Shen et al. analyzed the promoting effect of char on N2O decomposition in the temperature range of 677–977 °C [4], and the results showed that N2O conversion rate was about 90% under the circumstance with the temperature 900 °C comparing with 60% in bare bed. Meanwhile, the authors analyzed the promoting effect of oxide and sulphate on N2O decomposition in the temperature range of 677–977 °C, and it was found that the sequence of levels of the promoting effect was: Fe2O3 > CaSO4 > Al2O3 > SiO2 > MgSO4 > MgO > bare bed, with the conversion of N2O being 99%, 91%, 81%, 69%, 59%, 47% and 39%, respectively [4]. With respect to the catalytic effect of these oxides, the most important reaction of N2O was denoted as decomposition reaction, described as 2N2O ↔ 2N2 + O2.
In the low temperature range (usually 200–500 °C), precious metals, zeolite and transition metals (rhodium, etc.) all showed strong catalytic effect on N2O decomposition [9,12]. N2O decomposition rates reached 100% with Rh/Na2O/Al2O3 as catalyst at a temperature of 425 °C. Besides, Fe-ZSM-5 or Co-ZSM-5 containing Co-, Cu-, Fe- or ZSM-5 were also beneficial to N2O decomposition [10,11]. N2O was decomposed on the surface of catalyst and the decomposition process could be described with following reactions [10]:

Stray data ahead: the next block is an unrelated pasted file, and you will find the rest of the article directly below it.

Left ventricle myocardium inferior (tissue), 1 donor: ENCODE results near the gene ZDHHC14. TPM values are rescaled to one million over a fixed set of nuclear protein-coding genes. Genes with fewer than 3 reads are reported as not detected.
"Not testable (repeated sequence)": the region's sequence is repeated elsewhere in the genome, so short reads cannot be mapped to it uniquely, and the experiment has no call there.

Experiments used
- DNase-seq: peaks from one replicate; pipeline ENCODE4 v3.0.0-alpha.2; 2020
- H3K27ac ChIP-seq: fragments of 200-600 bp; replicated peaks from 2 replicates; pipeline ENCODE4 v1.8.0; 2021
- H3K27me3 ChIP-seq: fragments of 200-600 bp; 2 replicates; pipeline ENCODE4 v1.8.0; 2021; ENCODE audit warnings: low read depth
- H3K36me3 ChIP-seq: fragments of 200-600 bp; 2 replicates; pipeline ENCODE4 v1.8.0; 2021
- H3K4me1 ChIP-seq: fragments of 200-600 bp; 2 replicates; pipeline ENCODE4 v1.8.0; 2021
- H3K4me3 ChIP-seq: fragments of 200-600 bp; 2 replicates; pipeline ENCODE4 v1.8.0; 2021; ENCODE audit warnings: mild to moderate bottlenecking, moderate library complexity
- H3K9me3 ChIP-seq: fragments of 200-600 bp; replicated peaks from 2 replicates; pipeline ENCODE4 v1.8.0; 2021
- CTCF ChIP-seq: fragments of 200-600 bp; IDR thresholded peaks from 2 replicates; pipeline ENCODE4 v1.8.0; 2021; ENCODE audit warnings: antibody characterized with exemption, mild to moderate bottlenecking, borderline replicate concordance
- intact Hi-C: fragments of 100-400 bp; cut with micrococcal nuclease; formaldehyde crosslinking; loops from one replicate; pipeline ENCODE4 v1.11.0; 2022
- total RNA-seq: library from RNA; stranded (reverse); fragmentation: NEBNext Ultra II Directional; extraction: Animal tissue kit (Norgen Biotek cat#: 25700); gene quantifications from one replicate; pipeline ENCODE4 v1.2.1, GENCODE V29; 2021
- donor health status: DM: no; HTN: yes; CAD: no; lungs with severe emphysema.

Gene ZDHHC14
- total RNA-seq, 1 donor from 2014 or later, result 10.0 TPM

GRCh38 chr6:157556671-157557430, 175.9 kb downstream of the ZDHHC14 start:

N2O + * → N2 + O*
N2O + O* → N2 + O2
In order to avoid catalyst destruction due to the fluctuation of N2O concentration and reduce N2O emission, reduction gases like H2, CH4 and CO were first used at the surface of catalyst [10,13,14]. Debbagh et al. [10] showed that N2O decomposition with CO at catalyst surface at the temperature range of 200–600 °C was expressed with following reactions:
CO + O* → CO2 + *
CO + * → CO*
N2O + CO* → N2 + CO2 +*
Gluhoi et al. [13] studied the reactions of H2 or CO with N2O in the temperature range of 40–250 °C with the catalysts Au/TiO2, Au/Al2O3, Au/MIOx/MIIOx/Al2O3, Au/Mox/Al2O3 (MI, MII, M = Li, Rb, Mg, Co, Mn, Ce, La, Ti), and proved that the presence of catalysts was beneficial for H2, CO to reduce N2O emissions. Kondratenko et al. [14] found that the reduction effect of CH4 on N2O was conspicuous with the catalytic effect of iron—silicalite at 450 °C, which could be expressed by the three following reactions:
N2O + * ↔ N2 + O*
CH4 + 3O* ↔ CO + 2H2O + 3*
CH4 + 4O* ↔ CO2 + 2H2O + 4*
Choosing the temperature range of 22–550 °C, with the effect of Fe-USY zeolite catalyst, and using selective catalytic reduction (SCR) method, Shen and co-workers [15] prepared a variety of mixed gases with CH4(such as N2O/CH4, N2O/CH4/NO, N2O/CH4/O2, N2O/CH4/H2O, N2O/CH4/NO/O2, N2O/CH4/NO/O2/H2O) to study N2O decomposition, concluding that N2O conversion rate in N2O/CH4 system was much higher than that in other systems.

2. Experimental Devices and Method

The structure of the designed laboratory-scale fluidized bed reactor is shown in Figure 1. The reactor has an inner diameter of 15 mm and a height of 1900 mm and it contains an air distribution plate, vertically positioned in the electrical heating furnace. The bed material of the reactor consisted of screened ash and solid oxides ranging in diameter from 0.3 to 0.425 mm. In order to make the experimental circumstances more similar to the real conditions, circulating ash was used from a CFB power plant in Sichuan Province. Its composition is given in Table 1.